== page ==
A Programmer’s Tour Of Javascript

In the spring of 2014, I took a terrible, terrible web programming course at college. One of the many reasons it was so bad was because of the short shrift it gave to the JavaScript language.

This, unfortunately, seems to be very common among undergraduate courses dealing with any kind of web development. Most of these courses use source material that is geared towards web designers – people whose primary interest is in graphic design or UI design, and who are not themselves computer scientists. Though they are usually 300- or 400-level courses, they never seem to take into account that the students in the class are of the sort that have actually written a compiler, or coded a driver for a network card in assembly language, or who know what P vs. NP means. Instead, the course material is little more than beginning tutorials for people who have never touched a line of C++ in their lives.

This is a tragedy, because JavaScript (and web development in general) is a deep subject. After taking the course (and easily getting an A), I revisited JavaScript to (re-)learn all of the things the class didn’t teach. And now that I know more about different programming languages, I was impressed with how powerful and beautiful JavaScript really is.

So, I’m writing this article to combat the shallow view of the JavaScript language that is fostered among programmers. My intended audience is programmers who know C++, Java, and possibly a functional language like Scheme, and who want to actually learn JavaScript from a programmer’s perspective. It may also be helpful to intermediate JavaScript programmers who want to learn other languages, but will be tripped up by the many differences between JavaScript and other OOP languages.

But it is not meant for web designers. I will not cover HTML or CSS at all. I will mainly talk about core JavaScript, and only those parts that differ from other C-style languages. I will only briefly cover client-side JavaScript, when I talk about the JavaScript environment. There are plenty of other places to learn that stuff. I do assume that people reading this have at least a basic knowledge of HTML, because these days, who doesn’t?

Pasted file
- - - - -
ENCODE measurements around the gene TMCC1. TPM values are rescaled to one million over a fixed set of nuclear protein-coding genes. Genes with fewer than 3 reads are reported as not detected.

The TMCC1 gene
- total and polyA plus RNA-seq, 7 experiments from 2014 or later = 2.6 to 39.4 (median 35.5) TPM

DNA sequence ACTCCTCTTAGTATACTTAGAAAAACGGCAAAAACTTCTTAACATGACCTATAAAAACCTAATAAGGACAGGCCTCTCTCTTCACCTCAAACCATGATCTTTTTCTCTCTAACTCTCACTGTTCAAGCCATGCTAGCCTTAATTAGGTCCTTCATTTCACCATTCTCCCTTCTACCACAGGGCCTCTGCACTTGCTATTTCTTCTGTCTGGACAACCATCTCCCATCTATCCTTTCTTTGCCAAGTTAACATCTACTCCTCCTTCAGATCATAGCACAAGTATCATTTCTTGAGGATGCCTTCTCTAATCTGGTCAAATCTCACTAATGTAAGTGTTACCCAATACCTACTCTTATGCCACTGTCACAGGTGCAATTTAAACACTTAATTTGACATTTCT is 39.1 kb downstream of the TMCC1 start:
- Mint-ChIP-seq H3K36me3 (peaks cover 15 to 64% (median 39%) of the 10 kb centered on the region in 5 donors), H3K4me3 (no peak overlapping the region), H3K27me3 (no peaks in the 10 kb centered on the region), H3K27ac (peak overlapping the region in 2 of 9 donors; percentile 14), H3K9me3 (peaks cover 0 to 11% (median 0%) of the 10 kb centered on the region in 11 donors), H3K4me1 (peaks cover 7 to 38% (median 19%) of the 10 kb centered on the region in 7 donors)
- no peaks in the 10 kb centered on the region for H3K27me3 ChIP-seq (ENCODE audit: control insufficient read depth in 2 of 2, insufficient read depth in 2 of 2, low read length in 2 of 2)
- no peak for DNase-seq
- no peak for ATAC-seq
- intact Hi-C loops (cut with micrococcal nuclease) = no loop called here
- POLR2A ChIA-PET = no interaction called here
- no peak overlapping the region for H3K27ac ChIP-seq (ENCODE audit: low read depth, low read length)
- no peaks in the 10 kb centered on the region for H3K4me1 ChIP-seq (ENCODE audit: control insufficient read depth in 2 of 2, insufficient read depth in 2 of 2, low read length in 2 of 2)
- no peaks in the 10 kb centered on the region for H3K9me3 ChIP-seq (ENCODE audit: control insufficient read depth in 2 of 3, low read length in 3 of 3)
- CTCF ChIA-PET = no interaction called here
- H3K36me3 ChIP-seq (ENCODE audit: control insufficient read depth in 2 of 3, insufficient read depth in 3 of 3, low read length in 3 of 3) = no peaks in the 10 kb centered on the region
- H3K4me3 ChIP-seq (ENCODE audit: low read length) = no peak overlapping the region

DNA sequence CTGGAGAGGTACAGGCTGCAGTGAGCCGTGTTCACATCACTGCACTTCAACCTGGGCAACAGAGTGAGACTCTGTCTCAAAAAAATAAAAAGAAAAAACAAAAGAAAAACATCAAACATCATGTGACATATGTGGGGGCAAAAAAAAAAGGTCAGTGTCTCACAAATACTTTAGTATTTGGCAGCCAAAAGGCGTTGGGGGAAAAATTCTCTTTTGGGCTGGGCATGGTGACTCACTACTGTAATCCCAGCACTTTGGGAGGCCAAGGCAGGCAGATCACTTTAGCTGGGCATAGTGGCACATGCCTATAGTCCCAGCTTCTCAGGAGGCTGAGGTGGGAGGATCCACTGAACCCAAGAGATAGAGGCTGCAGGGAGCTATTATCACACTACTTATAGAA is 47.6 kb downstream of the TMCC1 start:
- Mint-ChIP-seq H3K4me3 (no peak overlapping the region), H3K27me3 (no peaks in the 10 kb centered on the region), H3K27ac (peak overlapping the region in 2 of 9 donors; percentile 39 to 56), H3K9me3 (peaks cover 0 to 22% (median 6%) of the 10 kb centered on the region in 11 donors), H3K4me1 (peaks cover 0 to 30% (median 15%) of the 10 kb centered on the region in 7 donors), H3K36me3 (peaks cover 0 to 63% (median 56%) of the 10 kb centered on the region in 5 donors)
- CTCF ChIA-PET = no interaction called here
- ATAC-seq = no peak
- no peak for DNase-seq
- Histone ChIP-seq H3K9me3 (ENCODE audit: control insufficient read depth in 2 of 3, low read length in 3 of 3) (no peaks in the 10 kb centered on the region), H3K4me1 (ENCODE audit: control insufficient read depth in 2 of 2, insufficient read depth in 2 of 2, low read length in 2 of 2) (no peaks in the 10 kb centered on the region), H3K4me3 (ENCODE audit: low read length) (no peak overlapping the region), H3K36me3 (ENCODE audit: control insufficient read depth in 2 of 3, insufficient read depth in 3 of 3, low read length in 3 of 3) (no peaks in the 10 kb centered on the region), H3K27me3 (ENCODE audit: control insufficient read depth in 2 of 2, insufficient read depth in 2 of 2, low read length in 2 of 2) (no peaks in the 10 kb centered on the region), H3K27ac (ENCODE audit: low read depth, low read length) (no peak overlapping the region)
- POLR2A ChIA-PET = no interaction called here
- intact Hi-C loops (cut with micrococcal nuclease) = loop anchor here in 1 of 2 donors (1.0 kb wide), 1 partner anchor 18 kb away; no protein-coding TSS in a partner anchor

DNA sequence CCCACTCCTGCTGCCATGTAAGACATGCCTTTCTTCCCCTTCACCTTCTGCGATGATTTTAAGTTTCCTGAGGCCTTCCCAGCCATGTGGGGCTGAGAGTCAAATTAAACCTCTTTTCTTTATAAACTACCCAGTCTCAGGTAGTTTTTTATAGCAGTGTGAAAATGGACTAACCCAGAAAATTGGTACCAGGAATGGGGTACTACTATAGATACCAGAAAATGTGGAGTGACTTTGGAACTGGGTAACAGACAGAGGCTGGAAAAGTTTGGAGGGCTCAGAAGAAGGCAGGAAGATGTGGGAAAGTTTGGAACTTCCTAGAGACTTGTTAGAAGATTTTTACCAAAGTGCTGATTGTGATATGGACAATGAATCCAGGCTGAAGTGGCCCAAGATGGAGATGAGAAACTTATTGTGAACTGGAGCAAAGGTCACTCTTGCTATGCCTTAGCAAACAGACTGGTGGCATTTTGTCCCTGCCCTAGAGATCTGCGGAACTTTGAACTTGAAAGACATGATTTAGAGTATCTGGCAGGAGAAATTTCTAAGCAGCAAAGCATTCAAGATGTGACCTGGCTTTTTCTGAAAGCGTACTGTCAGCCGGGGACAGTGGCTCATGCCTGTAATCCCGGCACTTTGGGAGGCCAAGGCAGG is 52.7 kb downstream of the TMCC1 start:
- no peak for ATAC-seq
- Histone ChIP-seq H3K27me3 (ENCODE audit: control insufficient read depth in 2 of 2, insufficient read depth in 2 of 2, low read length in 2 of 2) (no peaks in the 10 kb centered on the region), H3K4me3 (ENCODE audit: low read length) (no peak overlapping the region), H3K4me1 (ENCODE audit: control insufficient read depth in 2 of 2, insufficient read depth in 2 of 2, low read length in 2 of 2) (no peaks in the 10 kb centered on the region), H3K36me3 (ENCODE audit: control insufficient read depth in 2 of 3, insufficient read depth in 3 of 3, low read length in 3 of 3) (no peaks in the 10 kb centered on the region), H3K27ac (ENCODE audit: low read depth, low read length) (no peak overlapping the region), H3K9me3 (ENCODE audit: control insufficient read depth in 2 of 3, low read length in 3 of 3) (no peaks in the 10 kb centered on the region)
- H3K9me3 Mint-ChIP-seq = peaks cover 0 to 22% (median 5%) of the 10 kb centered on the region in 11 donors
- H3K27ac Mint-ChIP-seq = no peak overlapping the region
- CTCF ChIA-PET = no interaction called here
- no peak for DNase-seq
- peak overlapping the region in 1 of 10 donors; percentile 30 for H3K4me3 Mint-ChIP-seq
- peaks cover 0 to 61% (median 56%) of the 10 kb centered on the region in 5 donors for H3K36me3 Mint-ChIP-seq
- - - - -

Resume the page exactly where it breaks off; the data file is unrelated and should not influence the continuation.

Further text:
Now, on to JavaScript. To start off, we should know exactly what kind of language JavaScript is.

JavaScript is a dynamic prototyping language. This means it is interpreted, dynamically typed, handles object inheritance using prototypes, and has first-class functions.

It shares none of these things with C++ or Java. In those languages, code is compiled before execution; variables are strongly and statically typed; functions are not first-class citizens; and inheritance is handled by extending classes. This can make JavaScript somewhat foreign to most programmers. On the other hand, JavaScript uses a C-style syntax common to a host of other programming languages (C++, Java, PHP, Perl, etc). It is incredibly easy to pick up if you know any of these other languages; and if you don’t, JavaScript may be a good introduction to them.

This makes JavaScript an ideal candidate for programmers who want to explore high-level subjects (like closures) that would ordinarily require learning a functional programming language like Lisp, Scheme, or Haskell (and their painful syntaxes). JavaScript is also used nearly everywhere, unlike those esoteric functional languages.

Each of these differences requires some explanation, and those explanations lead naturally to JavaScript-specific features and coding patterns. This is not a trivial topic. Even though I broke up the article into multiple pages, it’s still a long read, so be forewarned.

Though everyone uses the term “JavaScript,” the language is specified by Ecma, and the standardized version is technically called ECMAScript. This is the version I will talk about. Some vendors’ impelentations of JavaScript differ from the standard, but I will cover them when the need arises.

After reading this article, you will have a “wide but shallow” understanding of JavaScript, so I also included some book recommendations if you want to learn more.

Addendum: After the article was finished, I showed this to other programmers. I’m incorporating some of their suggestions. Credit and thank-you’s are at the end of the article.


About Karl

I live in the Boston area, and am currently studying for a BS in Computer Science at UMass Boston. I graduated with honors with an AS in Computer Science (Transfer Option) from BHCC, acquiring a certificate in OOP along the way. I also perform experimental electronic music as Karlheinz.
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